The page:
This transformation from ordinary people into servant ministers is something the male disciples won’t figure out until after Easter. They will resist being servants of one another, and will find it impossible to see how the Son of God came to serve and give his life for all, until much, much later. She gets it immediately, and immediately acts on it. And maybe she is doing the same work…but she is doing it from a life transformed.
And what happens? “the whole city gathers around the door,” Some older translations say “the whole world was pressing up against the door.” God’s presence, and one person being transformed by it, and responding fully to it…and this place, “becomes a household of God, a church, a gathering of those in need of healing and forgiveness.” [source]
One transformed person…acting in service…and the whole place changes. There’s this tremendous burst of energy. Healing, curing, serving…and that level of activity can’t be sustained forever, so early in the morning…Jesus goes out to a deserted place and prays. He does this a lot. It’s almost like he’s trying to tell us something real, and true and necessary about this pattern…this rhythm…transformation…action…contemplation…community…solitude…transformation…action…contemplation…community…solitude.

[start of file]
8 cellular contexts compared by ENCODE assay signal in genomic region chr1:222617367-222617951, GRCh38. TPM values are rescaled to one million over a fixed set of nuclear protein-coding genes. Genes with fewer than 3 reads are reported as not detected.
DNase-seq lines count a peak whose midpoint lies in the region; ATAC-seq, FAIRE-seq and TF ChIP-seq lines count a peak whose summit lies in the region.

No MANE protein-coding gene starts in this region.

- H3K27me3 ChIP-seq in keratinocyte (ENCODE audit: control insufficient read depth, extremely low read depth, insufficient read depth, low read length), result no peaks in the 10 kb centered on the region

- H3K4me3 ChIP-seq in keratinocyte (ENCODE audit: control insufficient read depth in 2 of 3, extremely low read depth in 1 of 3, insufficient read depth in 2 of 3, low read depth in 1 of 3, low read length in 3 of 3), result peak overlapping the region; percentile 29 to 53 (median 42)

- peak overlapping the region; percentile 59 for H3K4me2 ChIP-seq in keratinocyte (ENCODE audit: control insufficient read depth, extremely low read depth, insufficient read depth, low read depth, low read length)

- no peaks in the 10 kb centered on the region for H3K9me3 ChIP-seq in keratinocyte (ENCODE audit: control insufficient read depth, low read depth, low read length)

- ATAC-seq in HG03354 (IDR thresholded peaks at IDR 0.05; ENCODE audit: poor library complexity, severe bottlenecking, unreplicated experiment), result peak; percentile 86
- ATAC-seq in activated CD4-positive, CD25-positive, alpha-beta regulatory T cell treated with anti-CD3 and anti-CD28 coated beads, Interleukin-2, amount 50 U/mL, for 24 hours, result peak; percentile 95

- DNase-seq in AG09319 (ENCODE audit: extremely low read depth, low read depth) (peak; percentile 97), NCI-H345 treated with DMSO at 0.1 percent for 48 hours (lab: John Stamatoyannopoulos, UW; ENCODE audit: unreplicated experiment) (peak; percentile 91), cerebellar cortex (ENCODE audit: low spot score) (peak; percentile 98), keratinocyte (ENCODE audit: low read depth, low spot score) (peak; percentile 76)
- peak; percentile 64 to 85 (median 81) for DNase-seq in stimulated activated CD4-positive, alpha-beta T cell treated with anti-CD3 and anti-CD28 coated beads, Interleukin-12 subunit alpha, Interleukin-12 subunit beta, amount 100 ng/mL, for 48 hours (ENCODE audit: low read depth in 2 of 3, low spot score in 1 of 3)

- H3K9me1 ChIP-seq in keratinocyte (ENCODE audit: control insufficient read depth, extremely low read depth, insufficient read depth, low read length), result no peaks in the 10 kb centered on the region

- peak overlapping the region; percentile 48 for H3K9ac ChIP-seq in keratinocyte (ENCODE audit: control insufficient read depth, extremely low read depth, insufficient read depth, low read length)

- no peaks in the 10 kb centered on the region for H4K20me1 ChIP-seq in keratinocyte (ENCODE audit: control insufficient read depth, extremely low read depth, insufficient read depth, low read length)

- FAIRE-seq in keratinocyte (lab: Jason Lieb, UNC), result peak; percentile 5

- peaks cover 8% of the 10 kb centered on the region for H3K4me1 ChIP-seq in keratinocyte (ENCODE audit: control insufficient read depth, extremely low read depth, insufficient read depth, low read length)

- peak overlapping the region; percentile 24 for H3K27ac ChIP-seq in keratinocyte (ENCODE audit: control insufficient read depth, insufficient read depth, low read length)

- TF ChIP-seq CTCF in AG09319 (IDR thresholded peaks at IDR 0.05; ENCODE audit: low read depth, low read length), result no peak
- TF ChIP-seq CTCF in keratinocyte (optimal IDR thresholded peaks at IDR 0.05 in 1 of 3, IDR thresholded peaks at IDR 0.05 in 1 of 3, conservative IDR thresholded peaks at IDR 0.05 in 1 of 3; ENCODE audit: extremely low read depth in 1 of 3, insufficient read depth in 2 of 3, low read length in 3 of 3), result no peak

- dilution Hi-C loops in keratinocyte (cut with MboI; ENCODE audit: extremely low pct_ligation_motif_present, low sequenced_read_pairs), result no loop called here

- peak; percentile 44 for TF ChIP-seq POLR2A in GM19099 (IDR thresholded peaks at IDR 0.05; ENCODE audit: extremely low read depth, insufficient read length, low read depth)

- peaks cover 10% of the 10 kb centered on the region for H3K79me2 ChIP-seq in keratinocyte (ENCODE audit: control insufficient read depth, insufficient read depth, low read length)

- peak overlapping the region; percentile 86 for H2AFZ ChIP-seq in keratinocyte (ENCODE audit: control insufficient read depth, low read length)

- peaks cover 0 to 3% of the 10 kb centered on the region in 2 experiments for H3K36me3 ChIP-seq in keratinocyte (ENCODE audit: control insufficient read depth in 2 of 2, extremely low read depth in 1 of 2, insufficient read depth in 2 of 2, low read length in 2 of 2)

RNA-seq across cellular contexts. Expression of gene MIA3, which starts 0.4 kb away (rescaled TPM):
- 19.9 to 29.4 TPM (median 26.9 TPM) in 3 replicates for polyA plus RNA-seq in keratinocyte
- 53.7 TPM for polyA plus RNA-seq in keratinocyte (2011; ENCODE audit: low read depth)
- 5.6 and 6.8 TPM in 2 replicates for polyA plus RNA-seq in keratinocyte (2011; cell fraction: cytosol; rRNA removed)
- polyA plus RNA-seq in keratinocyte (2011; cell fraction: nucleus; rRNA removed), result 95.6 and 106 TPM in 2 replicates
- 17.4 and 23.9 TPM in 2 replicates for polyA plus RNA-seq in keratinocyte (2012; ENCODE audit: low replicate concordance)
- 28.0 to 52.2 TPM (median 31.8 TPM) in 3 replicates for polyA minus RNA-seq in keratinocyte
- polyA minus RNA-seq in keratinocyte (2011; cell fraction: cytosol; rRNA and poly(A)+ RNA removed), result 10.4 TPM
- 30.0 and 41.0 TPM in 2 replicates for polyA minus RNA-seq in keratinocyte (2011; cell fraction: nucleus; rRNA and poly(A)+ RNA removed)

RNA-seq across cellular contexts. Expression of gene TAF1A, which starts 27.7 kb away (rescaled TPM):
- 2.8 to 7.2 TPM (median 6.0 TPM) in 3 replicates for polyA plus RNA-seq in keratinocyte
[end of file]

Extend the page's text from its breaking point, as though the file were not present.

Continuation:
We need both. We must have both times and places to be together…and times and places to be a part. Times for action…and times for laying fallow. And getting that balance right is tricky, and sometimes we spend too much time in action and wear ourselves out…and get sick…and need someone to come and raise us up.
The hardest part of this gospel might be what happens next. The disciples go looking for him…presumably to get him to come back and do some more healing…But that’s not what he does. I imagine it would be tempting…to go back…I imagine the disciples are thinking…We’ve got an amazing thing here…we’re going to use this as our base of operations, I mean look at all the good we’re doing right? Right? I would be tempting to return to the most recent success…and keep doing whatever worked in the past…but that’s not what Jesus does…God is always calling us forward, and Jesus says, “no, let’s move on.”
Because he’s spreading seeds…because he knows that not only can God not be confined to a particular place…but that there is always more than enough of God to go around…there’s no need to try and contain it…because the love of God is abundantly and readily available wherever you are. At church, at home, in whatever transition point you’re in…and even in the places we would least expect it. It might be worth asking yourself…where are you today? Only a few of us are in church, most of you are at home…but you might also be on the threshold of something…needing healing, or being called to offer it…some of you might be in a desert…a fallow period…and even there angels are sent to minister to you. Wherever you are, God is there too. Calling. Acting. Serving.
And that, my friends, is very good news.